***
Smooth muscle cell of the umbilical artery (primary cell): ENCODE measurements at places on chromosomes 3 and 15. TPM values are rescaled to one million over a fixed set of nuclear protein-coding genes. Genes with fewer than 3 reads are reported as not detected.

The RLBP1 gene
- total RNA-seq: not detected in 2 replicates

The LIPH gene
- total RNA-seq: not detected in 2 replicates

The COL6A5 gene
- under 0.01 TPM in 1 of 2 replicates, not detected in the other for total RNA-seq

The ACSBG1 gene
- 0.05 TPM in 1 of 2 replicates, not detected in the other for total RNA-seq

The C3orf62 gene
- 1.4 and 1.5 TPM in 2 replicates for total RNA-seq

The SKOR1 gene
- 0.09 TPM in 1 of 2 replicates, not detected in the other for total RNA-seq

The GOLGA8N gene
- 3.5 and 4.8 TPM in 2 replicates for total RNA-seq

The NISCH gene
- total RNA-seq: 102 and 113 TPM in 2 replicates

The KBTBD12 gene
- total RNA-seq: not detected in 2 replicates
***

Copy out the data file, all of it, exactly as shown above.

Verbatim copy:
Smooth muscle cell of the umbilical artery (primary cell): ENCODE measurements at places on chromosomes 3 and 15. TPM values are rescaled to one million over a fixed set of nuclear protein-coding genes. Genes with fewer than 3 reads are reported as not detected.

The RLBP1 gene
- total RNA-seq: not detected in 2 replicates

The LIPH gene
- total RNA-seq: not detected in 2 replicates

The COL6A5 gene
- under 0.01 TPM in 1 of 2 replicates, not detected in the other for total RNA-seq

The ACSBG1 gene
- 0.05 TPM in 1 of 2 replicates, not detected in the other for total RNA-seq

The C3orf62 gene
- 1.4 and 1.5 TPM in 2 replicates for total RNA-seq

The SKOR1 gene
- 0.09 TPM in 1 of 2 replicates, not detected in the other for total RNA-seq

The GOLGA8N gene
- 3.5 and 4.8 TPM in 2 replicates for total RNA-seq

The NISCH gene
- total RNA-seq: 102 and 113 TPM in 2 replicates

The KBTBD12 gene
- total RNA-seq: not detected in 2 replicates